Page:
Book Review: Inkmistress

by Audrey Coulthurst
Young Adult/Fantasy
392 pages
Published March 2018

As I mentioned on Friday, this book is the prequel to Of Fire and Stars, so I read it first, even though it was published second. I prefer to read in chronological order when I can.

Inkmistress follows Asra, a demigod of unknown parentage, as she first follows and then is chased by her lover-turned-dragon who is intent on vengeance for the destruction of her village. Her lover, Ina, is convinced it is the King’s fault that the village was destroyed, as he’s been letting bandits roam over the outer reaches of his kingdom unchecked. So after taking on the form of a dragon, she’s off to kill him to avenge her family. Asra is trying to talk Ina out of it, and chases her across the country, from their remote mountain to the inner forests and cities.

I really love Asra. Ina’s kind of a bitch, but Asra is loving and funny and just an awesome person, fighting to protect herself and those she loves, even as those she loves evolve and change past what she can hold onto. Her magic takes a terrible price if she uses it, both on her and on the rest of the world. She has to wrestle with so many unknowns – her parentage, her magic, the world off her mountain, politics, other demigods – and somehow she manages to land on her feet. (Though not without help!)

The romance is sweet, and I love the emphasis on chosen families. Both Asra and Ina appear to be bisexual, which also doesn’t appear to be unusual in this world. Reviews of Of Fire and Stars complain about the lack of worldbuilding, which is NOT a problem in this book. Perhaps I’ll have an easier time having read this book first; which is a bit of a problem – you shouldn’t have to read a prequel to understand the setting of the first book in a series! It does make me glad I’m reading them in this order, though.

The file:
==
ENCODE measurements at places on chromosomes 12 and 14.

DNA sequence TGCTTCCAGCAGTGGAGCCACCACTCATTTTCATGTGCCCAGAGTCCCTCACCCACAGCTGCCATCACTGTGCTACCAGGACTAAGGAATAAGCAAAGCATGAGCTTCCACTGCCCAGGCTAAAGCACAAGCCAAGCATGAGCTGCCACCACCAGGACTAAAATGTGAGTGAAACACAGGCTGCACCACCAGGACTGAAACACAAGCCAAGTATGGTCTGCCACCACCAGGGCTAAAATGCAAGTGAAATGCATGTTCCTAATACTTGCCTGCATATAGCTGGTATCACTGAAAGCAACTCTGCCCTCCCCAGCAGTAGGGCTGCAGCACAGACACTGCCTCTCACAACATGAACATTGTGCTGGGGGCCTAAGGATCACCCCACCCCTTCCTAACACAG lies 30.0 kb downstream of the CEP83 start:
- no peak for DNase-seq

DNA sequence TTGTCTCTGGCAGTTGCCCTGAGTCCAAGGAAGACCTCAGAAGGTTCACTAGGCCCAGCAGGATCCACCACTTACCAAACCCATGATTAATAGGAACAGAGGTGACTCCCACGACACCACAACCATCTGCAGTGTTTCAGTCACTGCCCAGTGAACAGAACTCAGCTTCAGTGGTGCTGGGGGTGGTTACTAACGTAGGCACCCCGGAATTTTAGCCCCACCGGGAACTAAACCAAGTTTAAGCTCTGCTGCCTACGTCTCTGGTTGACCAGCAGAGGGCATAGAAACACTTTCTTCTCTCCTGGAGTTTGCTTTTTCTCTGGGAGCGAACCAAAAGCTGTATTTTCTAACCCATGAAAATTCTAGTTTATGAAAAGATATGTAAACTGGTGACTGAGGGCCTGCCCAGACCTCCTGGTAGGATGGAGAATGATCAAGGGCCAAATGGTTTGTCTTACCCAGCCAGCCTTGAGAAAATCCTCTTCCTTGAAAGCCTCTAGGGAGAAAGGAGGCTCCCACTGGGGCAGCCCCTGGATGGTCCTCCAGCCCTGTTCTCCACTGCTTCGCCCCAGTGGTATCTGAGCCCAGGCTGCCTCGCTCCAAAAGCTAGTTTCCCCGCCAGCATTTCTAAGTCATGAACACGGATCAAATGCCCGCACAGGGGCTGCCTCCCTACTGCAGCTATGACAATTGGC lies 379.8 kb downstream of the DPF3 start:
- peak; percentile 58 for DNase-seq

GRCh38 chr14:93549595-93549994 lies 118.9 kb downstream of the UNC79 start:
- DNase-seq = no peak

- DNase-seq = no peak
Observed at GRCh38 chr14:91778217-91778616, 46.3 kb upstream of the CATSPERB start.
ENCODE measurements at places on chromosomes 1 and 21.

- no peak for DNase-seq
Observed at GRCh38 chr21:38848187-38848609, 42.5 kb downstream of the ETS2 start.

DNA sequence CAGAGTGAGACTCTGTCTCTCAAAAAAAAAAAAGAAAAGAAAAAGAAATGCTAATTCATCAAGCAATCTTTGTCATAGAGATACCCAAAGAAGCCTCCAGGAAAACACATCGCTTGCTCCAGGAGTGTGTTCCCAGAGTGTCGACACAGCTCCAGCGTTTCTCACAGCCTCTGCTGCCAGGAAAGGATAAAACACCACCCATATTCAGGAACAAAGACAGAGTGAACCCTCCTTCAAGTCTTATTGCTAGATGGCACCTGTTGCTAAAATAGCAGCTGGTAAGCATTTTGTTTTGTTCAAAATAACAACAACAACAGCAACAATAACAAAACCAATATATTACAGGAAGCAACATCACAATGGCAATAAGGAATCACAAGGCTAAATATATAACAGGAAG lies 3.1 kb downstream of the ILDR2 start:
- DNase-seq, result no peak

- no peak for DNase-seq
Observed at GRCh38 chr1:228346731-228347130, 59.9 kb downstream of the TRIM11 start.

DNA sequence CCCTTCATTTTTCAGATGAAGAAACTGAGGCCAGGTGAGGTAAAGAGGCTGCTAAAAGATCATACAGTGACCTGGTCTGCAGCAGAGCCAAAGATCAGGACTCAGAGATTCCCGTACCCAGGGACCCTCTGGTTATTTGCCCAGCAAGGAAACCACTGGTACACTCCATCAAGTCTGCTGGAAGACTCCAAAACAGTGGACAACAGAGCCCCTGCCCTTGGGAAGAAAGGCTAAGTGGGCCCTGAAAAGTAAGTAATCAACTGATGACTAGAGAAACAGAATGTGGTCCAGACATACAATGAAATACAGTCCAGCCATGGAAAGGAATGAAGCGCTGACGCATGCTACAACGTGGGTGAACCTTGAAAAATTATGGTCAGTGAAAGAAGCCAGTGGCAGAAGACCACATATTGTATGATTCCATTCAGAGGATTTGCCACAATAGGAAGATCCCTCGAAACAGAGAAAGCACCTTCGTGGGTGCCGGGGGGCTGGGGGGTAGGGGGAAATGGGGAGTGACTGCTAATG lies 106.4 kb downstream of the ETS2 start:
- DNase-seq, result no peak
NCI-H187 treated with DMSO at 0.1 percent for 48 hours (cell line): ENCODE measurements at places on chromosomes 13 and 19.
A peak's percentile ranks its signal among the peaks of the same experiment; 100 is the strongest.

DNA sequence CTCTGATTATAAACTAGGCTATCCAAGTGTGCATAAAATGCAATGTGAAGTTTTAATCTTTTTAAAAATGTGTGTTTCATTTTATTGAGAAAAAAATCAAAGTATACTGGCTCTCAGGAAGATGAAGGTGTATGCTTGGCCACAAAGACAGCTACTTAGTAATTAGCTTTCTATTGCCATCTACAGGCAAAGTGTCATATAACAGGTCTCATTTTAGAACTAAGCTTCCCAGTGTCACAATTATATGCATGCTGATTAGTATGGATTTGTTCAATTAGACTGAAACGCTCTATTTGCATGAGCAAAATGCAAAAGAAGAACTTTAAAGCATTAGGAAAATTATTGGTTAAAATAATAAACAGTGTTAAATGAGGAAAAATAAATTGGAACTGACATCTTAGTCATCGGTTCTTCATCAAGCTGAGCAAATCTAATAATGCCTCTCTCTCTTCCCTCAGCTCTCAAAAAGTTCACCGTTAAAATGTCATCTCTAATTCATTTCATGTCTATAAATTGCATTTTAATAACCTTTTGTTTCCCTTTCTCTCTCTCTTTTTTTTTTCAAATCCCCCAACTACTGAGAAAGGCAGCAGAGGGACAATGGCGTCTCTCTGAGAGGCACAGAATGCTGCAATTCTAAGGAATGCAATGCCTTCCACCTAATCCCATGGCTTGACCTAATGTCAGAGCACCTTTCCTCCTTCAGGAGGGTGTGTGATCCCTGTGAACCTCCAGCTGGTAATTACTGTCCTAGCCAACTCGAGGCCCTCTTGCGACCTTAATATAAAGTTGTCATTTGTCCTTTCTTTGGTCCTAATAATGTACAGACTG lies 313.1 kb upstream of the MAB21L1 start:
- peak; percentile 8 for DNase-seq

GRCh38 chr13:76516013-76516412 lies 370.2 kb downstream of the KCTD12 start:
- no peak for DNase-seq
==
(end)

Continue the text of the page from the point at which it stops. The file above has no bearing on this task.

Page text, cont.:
I really loved this book. The urgency of the chase really came through in the story – Asra had to get to certain places and get certain things done before certain times, and obstacles thrown in her way made you worry she wouldn’t get things done in time. It was well-written, with good character development of Asra, at least, and great world-building.

From the cover of Inkmistress:

Asra is a demigod with a dangerous gift: the ability to dictate the future by writing with her blood. To keep her power secret, she leads a quiet life as a healer on a remote mountain, content to help the people in her care and spend time with Ina, the mortal girl she loves.

But Asra’s peaceful life is upended when bandits threaten Ina’s village and the king does nothing to help. Desperate to protect her people, Ina begs Asra for assistance in finding her manifest – the animal she’ll be able to change into as her rite of passage to adulthood. Asra uses her blood magic to help Ina, but her spell goes horribly wrong and the bandits destroy the village, killing Ina’s family.

Unaware that Asra is at fault, Ina swears revenge on the king and takes a savage dragon as her manifest. To stop her, Asra must embark on a journey across the kingdom, becoming a player in lethal games of power among assassins, gods, and even the king himself. Most frightening of all, she discovers the dark secrets of her own mysterious history – and the terribly, powerful legacy she carries in her blood.

A sweeping and romantic fantasy full of dangerous magic and dark choices, from the author of Of Fire And Stars.

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